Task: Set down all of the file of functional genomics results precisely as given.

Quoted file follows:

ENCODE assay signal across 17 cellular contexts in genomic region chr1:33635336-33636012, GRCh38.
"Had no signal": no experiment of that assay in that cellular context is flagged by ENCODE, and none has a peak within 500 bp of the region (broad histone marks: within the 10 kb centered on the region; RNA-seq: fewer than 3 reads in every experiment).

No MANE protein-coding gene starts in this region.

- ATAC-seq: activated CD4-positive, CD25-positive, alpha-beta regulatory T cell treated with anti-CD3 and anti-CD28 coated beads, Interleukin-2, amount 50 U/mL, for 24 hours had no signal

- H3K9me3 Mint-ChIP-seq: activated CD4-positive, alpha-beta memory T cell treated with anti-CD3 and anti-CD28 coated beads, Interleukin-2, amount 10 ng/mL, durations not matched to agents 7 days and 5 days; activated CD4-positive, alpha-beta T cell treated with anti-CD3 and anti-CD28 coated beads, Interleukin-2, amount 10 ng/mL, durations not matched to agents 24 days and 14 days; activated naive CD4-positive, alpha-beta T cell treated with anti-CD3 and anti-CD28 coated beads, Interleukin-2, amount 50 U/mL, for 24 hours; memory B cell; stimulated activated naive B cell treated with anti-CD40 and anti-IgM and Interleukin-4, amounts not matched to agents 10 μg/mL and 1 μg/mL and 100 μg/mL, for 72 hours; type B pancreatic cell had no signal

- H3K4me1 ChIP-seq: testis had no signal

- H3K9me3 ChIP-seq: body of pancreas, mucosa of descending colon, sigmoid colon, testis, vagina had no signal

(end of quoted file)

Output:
ENCODE assay signal across 17 cellular contexts in genomic region chr1:33635336-33636012, GRCh38.
"Had no signal": no experiment of that assay in that cellular context is flagged by ENCODE, and none has a peak within 500 bp of the region (broad histone marks: within the 10 kb centered on the region; RNA-seq: fewer than 3 reads in every experiment).

No MANE protein-coding gene starts in this region.

- ATAC-seq: activated CD4-positive, CD25-positive, alpha-beta regulatory T cell treated with anti-CD3 and anti-CD28 coated beads, Interleukin-2, amount 50 U/mL, for 24 hours had no signal

- H3K9me3 Mint-ChIP-seq: activated CD4-positive, alpha-beta memory T cell treated with anti-CD3 and anti-CD28 coated beads, Interleukin-2, amount 10 ng/mL, durations not matched to agents 7 days and 5 days; activated CD4-positive, alpha-beta T cell treated with anti-CD3 and anti-CD28 coated beads, Interleukin-2, amount 10 ng/mL, durations not matched to agents 24 days and 14 days; activated naive CD4-positive, alpha-beta T cell treated with anti-CD3 and anti-CD28 coated beads, Interleukin-2, amount 50 U/mL, for 24 hours; memory B cell; stimulated activated naive B cell treated with anti-CD40 and anti-IgM and Interleukin-4, amounts not matched to agents 10 μg/mL and 1 μg/mL and 100 μg/mL, for 72 hours; type B pancreatic cell had no signal

- H3K4me1 ChIP-seq: testis had no signal

- H3K9me3 ChIP-seq: body of pancreas, mucosa of descending colon, sigmoid colon, testis, vagina had no signal